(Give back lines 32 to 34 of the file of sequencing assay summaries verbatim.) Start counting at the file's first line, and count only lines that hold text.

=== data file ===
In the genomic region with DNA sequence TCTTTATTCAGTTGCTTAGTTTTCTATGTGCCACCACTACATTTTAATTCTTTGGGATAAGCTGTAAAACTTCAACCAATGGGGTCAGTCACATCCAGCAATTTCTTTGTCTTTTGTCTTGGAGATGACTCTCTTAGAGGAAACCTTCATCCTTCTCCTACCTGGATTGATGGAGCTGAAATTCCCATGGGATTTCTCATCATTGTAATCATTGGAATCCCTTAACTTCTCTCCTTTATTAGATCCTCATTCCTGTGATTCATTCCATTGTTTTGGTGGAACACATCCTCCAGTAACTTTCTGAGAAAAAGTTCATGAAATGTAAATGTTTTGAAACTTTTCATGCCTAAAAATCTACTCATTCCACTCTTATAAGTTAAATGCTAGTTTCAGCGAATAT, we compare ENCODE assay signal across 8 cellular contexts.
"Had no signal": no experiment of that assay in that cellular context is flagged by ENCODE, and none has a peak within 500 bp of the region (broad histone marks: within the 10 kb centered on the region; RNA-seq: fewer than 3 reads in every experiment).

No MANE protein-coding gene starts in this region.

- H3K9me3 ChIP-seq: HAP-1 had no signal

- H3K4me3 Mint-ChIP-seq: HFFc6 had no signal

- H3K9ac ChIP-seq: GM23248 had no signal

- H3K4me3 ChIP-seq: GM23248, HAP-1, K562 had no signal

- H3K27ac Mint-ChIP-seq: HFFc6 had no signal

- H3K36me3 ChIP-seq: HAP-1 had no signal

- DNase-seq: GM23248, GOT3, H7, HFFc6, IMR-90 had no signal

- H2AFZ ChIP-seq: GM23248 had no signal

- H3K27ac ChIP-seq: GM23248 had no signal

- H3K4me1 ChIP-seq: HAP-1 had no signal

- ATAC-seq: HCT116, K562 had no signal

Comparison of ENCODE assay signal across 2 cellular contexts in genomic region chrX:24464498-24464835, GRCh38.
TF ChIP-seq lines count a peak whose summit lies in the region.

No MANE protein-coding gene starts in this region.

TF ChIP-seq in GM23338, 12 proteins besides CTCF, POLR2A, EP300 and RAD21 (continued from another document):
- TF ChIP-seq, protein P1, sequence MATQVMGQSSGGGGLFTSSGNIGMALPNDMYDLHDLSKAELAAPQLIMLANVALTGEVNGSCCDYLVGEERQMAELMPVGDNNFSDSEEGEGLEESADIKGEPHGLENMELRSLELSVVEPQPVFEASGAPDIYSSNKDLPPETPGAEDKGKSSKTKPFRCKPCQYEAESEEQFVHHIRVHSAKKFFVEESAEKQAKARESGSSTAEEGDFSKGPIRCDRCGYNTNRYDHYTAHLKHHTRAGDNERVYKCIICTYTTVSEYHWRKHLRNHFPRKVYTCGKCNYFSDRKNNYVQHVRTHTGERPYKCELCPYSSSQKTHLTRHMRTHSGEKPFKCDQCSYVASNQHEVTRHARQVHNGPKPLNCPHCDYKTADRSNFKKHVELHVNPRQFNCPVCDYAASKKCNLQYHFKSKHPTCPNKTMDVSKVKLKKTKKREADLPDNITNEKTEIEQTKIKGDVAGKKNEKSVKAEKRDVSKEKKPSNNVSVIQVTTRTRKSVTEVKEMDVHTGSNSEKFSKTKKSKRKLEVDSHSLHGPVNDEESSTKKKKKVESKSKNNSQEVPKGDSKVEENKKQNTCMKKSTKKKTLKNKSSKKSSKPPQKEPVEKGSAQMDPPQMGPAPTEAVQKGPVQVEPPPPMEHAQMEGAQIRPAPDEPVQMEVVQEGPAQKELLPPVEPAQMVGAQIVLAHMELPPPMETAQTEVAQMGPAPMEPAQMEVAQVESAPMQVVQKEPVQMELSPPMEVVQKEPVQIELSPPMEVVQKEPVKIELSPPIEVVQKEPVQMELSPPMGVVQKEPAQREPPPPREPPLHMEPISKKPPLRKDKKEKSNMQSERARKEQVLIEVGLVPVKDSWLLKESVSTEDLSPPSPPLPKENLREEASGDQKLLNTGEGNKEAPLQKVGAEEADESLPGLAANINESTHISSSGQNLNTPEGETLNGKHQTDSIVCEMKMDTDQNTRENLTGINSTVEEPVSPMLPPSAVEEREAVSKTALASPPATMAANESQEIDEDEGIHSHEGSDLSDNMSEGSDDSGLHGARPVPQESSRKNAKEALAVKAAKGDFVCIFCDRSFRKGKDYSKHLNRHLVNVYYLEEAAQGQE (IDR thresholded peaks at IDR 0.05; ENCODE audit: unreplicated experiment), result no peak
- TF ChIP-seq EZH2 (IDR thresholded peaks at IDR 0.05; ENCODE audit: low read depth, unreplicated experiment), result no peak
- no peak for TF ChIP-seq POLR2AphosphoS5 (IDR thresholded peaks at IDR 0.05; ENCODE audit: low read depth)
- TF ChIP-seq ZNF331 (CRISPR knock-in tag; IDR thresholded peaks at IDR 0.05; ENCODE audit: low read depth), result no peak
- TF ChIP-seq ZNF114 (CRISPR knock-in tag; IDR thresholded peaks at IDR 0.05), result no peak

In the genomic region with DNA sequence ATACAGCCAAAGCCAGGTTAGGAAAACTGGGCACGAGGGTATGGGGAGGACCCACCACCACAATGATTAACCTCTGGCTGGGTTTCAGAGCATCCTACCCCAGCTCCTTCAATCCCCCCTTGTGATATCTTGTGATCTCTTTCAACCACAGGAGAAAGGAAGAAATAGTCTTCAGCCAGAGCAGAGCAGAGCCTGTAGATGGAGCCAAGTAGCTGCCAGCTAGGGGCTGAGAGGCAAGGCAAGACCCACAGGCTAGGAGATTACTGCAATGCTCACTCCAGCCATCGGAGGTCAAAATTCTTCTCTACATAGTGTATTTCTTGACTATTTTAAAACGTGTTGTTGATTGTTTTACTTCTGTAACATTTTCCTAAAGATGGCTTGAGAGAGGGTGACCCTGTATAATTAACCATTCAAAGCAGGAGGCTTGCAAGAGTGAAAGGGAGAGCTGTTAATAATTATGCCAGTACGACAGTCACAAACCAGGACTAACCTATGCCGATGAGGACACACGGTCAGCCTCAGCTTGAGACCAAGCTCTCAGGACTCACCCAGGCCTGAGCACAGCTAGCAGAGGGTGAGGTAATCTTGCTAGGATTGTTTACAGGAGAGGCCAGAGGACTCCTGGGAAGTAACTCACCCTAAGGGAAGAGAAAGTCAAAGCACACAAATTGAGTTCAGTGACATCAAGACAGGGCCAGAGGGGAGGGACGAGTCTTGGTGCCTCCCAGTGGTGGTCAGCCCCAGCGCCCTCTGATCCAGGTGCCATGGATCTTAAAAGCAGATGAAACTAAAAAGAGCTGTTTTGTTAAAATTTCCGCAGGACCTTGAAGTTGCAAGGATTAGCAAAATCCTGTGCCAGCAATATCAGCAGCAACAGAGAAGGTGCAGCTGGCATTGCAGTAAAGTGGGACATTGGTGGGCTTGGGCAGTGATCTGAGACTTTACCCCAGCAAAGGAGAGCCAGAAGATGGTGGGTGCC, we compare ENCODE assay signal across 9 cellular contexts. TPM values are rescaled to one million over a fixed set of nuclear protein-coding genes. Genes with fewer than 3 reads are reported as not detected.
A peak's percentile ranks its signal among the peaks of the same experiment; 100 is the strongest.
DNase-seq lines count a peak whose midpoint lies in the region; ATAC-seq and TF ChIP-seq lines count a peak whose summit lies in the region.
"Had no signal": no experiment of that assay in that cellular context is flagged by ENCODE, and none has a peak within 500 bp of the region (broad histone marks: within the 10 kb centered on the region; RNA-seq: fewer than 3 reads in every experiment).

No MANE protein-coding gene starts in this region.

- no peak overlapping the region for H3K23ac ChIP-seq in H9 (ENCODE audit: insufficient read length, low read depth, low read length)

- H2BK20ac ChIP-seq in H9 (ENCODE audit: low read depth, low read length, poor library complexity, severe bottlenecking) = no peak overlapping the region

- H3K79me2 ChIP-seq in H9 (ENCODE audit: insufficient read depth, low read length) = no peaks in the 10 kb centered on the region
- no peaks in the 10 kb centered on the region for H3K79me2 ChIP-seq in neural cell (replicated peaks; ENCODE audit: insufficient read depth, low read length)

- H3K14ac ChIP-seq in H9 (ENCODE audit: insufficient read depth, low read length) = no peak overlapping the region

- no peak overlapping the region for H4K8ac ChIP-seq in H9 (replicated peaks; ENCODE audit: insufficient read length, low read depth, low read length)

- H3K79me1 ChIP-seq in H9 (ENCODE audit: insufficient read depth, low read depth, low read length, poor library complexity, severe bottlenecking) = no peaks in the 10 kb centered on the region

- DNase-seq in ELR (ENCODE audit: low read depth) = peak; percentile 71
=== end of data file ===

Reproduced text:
- no peaks in the 10 kb centered on the region for H3K79me2 ChIP-seq in neural cell (replicated peaks; ENCODE audit: insufficient read depth, low read length)

- H3K14ac ChIP-seq in H9 (ENCODE audit: insufficient read depth, low read length) = no peak overlapping the region

- no peak overlapping the region for H4K8ac ChIP-seq in H9 (replicated peaks; ENCODE audit: insufficient read length, low read depth, low read length)